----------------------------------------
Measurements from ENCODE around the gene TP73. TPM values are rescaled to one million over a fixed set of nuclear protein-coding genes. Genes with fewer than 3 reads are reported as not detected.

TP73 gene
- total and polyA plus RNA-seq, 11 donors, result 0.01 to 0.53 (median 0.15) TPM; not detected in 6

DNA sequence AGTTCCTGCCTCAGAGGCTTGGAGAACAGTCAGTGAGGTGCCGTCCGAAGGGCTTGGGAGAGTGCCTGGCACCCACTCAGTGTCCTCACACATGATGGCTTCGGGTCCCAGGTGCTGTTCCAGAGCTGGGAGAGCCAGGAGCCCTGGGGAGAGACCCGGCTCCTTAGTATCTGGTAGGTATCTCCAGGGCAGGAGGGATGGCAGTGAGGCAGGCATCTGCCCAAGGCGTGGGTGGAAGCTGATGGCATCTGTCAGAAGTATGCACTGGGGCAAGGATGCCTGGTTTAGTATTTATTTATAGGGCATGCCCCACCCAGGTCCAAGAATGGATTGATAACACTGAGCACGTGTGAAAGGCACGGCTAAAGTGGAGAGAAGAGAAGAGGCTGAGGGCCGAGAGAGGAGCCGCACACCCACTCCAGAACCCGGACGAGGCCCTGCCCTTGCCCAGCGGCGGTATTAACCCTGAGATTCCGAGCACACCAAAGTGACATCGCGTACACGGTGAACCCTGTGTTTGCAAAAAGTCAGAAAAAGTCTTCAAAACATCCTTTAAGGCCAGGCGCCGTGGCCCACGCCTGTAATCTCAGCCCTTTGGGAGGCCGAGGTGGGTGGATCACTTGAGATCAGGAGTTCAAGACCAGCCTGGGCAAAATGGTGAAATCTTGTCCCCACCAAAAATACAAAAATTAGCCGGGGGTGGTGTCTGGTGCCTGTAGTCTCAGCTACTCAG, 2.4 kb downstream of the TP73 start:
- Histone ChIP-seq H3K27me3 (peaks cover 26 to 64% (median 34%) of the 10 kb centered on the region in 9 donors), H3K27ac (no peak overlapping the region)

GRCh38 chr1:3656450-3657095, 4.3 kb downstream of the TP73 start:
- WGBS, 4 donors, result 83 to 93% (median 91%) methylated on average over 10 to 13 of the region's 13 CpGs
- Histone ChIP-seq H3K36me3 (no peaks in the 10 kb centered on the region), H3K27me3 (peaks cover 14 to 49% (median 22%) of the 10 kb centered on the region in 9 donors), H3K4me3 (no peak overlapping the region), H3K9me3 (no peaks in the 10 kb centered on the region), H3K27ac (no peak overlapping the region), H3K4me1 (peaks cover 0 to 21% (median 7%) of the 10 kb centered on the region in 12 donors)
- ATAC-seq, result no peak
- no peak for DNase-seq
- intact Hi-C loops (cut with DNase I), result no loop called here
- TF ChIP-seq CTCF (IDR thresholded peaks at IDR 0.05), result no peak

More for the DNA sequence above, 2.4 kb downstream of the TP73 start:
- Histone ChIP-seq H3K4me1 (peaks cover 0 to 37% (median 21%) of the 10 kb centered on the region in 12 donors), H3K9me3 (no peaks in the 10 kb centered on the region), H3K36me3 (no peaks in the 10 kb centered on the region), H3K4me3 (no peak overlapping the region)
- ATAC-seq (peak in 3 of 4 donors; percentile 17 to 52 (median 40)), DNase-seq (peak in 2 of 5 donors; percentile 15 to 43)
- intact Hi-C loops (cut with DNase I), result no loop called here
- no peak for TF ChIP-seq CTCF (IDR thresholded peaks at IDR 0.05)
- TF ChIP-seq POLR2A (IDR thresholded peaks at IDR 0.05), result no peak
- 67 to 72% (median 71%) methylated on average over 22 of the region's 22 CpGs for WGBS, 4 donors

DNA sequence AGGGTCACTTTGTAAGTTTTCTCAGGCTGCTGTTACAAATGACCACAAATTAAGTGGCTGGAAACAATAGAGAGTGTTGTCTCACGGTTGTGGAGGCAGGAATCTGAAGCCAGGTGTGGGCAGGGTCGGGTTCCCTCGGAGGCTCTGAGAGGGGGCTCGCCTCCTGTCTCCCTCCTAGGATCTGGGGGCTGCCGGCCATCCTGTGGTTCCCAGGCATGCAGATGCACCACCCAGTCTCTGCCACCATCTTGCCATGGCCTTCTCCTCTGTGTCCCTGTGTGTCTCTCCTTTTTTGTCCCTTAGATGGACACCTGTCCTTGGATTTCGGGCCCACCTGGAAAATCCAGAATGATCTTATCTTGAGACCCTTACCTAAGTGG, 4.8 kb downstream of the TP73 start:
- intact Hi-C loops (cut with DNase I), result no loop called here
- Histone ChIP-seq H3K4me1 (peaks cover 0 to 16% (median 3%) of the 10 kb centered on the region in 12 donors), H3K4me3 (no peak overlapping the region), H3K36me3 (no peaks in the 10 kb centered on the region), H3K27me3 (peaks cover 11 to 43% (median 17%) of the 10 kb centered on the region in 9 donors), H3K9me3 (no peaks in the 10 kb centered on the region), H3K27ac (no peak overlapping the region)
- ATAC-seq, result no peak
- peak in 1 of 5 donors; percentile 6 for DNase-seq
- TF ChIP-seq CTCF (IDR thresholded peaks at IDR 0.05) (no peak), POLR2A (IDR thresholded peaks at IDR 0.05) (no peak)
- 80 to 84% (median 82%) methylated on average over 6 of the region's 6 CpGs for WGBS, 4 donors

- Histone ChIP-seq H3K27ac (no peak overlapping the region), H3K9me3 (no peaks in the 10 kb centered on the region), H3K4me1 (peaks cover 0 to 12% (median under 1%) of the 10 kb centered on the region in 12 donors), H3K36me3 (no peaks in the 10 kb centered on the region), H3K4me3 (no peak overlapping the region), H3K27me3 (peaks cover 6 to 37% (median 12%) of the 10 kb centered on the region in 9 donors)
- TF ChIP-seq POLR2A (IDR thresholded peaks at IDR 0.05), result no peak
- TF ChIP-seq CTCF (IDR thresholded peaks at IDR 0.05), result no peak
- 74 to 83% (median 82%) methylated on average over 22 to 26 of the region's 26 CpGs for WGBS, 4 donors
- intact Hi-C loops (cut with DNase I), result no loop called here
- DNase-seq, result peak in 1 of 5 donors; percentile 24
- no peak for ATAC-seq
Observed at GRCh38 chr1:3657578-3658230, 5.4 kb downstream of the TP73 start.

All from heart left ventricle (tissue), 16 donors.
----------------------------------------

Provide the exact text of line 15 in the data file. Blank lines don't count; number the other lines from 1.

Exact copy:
- ATAC-seq (peak in 3 of 4 donors; percentile 17 to 52 (median 40)), DNase-seq (peak in 2 of 5 donors; percentile 15 to 43)